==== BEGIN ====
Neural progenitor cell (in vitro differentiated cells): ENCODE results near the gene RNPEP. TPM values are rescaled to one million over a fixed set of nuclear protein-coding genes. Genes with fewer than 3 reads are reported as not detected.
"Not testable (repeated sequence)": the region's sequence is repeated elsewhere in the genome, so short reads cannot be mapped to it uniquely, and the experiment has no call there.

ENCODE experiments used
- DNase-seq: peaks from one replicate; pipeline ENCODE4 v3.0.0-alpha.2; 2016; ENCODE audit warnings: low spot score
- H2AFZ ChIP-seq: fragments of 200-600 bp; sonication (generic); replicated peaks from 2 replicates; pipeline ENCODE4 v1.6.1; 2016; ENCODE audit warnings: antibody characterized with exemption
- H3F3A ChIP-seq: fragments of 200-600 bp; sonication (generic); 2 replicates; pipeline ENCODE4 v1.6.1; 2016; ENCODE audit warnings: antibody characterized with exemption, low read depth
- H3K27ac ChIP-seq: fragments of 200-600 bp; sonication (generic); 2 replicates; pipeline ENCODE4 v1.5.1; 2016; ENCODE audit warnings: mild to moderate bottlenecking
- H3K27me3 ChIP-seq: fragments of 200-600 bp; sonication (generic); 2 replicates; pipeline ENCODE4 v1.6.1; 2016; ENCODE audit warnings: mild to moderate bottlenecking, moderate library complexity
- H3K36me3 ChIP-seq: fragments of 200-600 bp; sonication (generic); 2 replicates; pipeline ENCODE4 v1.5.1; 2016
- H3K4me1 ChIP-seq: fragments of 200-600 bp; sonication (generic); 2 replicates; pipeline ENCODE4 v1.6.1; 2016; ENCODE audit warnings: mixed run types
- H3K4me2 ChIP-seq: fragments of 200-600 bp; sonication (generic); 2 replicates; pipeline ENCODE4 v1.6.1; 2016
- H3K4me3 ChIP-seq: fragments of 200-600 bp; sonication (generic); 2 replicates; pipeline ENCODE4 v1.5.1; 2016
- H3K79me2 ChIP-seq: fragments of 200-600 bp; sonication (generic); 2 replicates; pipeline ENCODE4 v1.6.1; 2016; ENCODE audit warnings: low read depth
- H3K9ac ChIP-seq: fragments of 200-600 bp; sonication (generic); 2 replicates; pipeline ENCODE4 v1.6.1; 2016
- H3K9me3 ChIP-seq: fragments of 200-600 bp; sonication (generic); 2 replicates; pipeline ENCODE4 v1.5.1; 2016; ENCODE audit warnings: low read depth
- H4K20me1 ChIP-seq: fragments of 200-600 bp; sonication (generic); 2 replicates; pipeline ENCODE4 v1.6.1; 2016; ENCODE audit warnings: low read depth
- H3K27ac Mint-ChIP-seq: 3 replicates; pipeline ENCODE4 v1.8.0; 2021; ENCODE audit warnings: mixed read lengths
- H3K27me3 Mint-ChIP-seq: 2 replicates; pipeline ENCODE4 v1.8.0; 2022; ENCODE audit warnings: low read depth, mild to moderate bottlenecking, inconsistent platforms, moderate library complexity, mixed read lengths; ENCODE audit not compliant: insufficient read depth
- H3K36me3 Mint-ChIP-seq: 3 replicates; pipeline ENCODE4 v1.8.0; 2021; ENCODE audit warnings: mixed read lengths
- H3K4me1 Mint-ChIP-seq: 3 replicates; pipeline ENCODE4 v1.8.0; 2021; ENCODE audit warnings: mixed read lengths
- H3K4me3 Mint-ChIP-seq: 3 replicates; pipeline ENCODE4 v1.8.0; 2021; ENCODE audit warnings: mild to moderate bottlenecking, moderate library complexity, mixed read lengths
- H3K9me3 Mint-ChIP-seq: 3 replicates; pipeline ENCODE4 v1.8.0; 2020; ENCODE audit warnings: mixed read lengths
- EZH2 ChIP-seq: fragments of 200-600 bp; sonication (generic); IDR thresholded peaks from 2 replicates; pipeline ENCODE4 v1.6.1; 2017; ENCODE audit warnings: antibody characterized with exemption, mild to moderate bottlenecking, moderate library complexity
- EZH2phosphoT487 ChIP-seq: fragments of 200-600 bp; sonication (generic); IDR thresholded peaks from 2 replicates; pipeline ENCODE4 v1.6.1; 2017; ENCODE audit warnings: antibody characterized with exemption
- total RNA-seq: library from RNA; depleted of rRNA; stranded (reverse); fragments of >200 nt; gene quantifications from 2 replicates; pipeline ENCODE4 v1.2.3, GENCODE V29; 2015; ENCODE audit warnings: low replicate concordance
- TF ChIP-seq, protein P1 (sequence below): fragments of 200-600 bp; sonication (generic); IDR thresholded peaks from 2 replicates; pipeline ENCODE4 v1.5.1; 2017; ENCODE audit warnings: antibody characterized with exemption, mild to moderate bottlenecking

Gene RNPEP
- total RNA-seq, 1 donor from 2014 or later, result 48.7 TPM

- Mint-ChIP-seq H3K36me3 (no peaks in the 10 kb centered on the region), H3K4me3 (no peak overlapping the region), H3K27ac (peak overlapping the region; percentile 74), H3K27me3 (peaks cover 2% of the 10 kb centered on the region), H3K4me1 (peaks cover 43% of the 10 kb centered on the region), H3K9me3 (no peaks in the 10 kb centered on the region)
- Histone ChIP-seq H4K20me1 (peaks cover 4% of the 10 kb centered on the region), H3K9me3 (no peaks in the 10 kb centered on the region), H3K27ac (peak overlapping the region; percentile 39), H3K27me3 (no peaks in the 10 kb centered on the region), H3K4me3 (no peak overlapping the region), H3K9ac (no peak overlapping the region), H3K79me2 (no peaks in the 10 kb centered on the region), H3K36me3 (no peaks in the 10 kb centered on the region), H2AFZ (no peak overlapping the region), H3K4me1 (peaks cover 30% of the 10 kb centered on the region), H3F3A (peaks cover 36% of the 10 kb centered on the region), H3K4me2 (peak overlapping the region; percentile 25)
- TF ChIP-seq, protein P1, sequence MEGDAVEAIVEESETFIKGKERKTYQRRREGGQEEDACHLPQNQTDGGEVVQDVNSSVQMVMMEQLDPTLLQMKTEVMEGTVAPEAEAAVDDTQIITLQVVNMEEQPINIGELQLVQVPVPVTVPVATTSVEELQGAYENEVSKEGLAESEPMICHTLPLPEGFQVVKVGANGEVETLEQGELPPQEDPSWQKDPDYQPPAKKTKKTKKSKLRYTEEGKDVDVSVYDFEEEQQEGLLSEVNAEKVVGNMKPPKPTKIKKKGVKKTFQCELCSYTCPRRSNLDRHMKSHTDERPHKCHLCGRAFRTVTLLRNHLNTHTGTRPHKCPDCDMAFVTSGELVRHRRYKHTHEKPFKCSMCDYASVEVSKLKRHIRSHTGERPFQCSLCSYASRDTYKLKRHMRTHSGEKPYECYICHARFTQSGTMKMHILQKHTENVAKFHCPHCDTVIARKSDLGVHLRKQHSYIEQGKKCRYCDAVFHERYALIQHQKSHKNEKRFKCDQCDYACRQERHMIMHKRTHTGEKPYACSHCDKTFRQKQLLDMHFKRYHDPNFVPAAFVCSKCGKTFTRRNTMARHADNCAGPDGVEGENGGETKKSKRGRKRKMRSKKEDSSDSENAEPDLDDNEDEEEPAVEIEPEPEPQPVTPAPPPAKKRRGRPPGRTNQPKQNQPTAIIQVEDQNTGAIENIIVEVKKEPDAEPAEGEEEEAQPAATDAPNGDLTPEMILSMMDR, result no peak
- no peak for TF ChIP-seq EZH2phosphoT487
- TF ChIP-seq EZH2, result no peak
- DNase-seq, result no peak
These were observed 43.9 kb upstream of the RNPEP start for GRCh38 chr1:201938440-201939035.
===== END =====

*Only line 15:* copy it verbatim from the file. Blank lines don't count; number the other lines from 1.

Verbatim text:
- H3K9me3 ChIP-seq: fragments of 200-600 bp; sonication (generic); 2 replicates; pipeline ENCODE4 v1.5.1; 2016; ENCODE audit warnings: low read depth